Pamela Tulloch

Pamela Tulloch

Last updated on 21 November 2018

Pamela Tulloch is Chief Executive of the Scottish Library and Information Council

Everyone tells us we live in a digital world and to a certain extent this is true. As a librarian, I first started creating digital content in the 1990’s and looking back, what we were doing then, does look so last century now. These are the digital dark ages and yet the content which was created remains as relevant now as it was then. So much has changed in a few decades and how expect to access content has changed too.

How indeed do we ensure that today’s digital content remains readable on tomorrow’s online platforms as we live in a constantly changing technological environment? Access to information and knowledge is at the core of what librarians do. Unique collections which librarians manage are still largely paper based. In a world where the expectation is that at the click of a button, you can access everything there is, the challenge is to open out local library and special collections (which is of course their USP). Very little of this primary source material is currently available in a digital format and what has been digitised may not be in a format which is universally accessible as digitisation programmes have tended to be project funded and topic targeted over time. The projects were fit for the era in which they were fulfilled. Looking through a range of projects over the last thirty years you can almost track the history of metadata. The evolution of metadata provides yet another barrier to access to information. Standards recognised now where not necessarily adhered to when digitising content was in its infancy. Librarians know that metadata is the most important aspect of digitisation exercise – without it all you have in unstructured data and wild knowledge.

If I can take a few moments to relate to Scotland and the rich heritage of local and special collections which not only exist in public and academic libraries but also in a number of specialist institutions – very little is visible beyond the building in which they are held. Scotland has a global diaspora which has a keen interest in its heritage. The more that is digitally enabled the higher the profile of unique resources becomes around the globe, the more people can engage with, share and co-create knowledge. Librarians feel it is imperative to provide access to primary source material in a way which preserves the original yet allows access to the many.  It is a labour intensive and financially expensive solution to quench the thirst for access to information yet one which is expected. A solution that needs to be agile and dynamic to reflect the fast paced environment which digital inhabits.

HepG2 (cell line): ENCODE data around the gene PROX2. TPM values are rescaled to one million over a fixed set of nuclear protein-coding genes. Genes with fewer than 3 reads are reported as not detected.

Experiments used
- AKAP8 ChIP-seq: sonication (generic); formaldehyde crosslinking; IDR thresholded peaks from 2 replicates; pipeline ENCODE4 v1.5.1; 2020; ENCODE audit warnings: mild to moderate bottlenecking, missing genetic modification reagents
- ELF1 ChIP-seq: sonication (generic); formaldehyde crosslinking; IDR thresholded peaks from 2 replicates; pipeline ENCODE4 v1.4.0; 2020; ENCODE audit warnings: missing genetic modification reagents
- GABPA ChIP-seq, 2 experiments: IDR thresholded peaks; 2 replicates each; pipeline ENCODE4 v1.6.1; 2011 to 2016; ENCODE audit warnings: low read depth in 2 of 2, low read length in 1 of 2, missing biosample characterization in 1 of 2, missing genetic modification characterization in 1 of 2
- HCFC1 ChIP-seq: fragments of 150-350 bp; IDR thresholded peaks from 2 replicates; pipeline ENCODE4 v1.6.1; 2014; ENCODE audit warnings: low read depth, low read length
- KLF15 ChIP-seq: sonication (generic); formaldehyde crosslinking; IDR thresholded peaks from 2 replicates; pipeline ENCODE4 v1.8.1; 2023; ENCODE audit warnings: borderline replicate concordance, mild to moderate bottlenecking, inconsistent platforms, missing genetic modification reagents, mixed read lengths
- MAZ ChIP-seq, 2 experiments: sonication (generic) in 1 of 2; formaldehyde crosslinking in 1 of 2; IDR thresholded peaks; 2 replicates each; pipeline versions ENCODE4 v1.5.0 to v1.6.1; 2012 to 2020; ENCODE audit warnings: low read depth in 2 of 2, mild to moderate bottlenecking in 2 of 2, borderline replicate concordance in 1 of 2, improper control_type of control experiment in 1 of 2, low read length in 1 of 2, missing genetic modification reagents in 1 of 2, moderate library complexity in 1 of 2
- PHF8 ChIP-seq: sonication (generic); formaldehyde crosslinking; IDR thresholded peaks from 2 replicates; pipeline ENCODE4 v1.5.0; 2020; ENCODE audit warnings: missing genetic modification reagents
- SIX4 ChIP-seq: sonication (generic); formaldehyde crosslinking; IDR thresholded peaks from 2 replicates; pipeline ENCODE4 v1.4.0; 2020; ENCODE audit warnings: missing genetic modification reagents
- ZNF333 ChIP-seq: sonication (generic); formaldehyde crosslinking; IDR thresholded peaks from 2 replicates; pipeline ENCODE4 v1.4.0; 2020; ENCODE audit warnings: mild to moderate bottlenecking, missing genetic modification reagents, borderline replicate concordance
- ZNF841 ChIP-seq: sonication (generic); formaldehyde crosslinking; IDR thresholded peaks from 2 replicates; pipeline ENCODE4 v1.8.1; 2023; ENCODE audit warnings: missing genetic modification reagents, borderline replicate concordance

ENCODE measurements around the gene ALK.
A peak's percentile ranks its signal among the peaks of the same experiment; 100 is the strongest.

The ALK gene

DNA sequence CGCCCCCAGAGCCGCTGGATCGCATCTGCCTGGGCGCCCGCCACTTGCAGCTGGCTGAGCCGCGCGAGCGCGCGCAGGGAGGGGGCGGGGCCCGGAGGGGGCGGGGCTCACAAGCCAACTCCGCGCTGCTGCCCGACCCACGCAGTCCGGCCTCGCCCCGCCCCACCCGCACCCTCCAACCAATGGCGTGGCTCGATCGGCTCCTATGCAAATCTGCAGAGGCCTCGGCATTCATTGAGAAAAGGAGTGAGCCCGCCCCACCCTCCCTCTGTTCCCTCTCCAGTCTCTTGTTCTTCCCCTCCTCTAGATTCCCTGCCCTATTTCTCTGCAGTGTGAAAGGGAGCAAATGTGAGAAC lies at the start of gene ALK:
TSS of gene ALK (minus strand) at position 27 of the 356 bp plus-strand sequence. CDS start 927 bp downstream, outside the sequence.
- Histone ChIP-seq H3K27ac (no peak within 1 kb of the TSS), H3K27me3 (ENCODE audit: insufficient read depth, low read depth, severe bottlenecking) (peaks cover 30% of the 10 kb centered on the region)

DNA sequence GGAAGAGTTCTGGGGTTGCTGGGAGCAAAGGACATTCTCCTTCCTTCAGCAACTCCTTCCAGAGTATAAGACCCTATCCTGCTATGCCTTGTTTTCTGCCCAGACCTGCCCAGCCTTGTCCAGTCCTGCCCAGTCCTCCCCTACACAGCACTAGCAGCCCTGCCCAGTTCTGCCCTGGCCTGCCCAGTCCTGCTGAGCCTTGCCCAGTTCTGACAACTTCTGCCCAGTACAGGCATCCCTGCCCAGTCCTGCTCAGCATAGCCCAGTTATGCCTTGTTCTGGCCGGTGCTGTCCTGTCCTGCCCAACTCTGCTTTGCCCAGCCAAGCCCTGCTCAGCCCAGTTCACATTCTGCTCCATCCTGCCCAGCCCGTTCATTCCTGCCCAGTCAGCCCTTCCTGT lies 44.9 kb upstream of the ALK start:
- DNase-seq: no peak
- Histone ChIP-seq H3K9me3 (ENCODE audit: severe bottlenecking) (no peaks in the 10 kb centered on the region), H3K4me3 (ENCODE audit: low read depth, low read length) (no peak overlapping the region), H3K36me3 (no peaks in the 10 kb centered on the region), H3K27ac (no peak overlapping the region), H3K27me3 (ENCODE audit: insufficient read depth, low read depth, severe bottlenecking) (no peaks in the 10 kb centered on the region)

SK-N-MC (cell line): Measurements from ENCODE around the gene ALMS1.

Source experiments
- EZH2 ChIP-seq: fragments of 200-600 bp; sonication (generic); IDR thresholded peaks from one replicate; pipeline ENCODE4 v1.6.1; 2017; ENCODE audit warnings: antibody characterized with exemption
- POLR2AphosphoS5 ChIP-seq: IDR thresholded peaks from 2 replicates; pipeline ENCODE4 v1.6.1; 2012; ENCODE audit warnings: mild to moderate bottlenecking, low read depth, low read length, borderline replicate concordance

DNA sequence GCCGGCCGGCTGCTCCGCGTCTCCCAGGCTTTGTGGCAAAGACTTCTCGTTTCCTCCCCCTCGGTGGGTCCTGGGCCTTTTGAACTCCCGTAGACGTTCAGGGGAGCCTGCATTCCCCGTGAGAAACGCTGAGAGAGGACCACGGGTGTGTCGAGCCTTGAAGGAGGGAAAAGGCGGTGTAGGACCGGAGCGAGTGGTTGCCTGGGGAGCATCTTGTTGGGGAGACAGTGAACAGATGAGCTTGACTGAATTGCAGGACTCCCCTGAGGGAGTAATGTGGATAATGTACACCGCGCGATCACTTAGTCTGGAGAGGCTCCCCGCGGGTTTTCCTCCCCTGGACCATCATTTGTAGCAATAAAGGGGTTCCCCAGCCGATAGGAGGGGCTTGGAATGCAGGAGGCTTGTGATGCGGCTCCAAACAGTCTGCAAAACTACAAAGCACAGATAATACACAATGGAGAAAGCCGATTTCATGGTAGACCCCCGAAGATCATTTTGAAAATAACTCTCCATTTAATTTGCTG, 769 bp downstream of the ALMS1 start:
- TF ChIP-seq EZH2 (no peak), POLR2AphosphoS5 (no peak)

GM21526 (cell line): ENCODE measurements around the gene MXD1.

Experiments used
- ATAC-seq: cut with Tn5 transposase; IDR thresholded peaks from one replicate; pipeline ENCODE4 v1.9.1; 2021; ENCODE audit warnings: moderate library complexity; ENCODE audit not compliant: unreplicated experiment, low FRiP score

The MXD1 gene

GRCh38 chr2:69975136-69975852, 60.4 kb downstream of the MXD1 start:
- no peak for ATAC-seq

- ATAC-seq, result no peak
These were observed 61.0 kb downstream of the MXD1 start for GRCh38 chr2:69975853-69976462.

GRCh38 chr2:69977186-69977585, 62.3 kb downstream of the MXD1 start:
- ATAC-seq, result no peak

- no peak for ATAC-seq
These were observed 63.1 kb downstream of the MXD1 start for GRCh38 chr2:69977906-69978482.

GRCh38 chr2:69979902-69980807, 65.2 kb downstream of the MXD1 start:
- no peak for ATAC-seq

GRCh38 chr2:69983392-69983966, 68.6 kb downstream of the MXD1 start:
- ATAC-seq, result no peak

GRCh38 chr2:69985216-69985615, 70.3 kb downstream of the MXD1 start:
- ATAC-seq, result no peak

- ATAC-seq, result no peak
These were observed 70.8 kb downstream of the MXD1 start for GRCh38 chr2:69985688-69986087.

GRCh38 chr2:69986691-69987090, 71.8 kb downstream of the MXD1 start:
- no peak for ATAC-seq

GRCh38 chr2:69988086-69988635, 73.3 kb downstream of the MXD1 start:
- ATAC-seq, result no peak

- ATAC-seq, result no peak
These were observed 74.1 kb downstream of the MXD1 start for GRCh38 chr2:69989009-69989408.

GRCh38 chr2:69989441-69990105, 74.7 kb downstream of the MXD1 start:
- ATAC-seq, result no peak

It is against this backdrop that digital preservation is so important. There is no capacity to re-digitise material as online platforms change. It is critical to ensure once material has been digitised that it exists on a platform which is future proofed. Recognised global standards for digitising primary source material goes some way to bring about a critical mass of content which is universally recognised as something which needs to be cared for in the digitally agile world in which we now live.

So on Digital Preservation Day 2018, the one thing which I would like to see celebrated is that Digital Preservation enables information and knowledge to be accessed for generations to come regardless of where they live. The one wish I have for Digital Preservation is that it becomes recognised as being essential to ensure knowledge is not lost and we don’t revisit a digital dark age.

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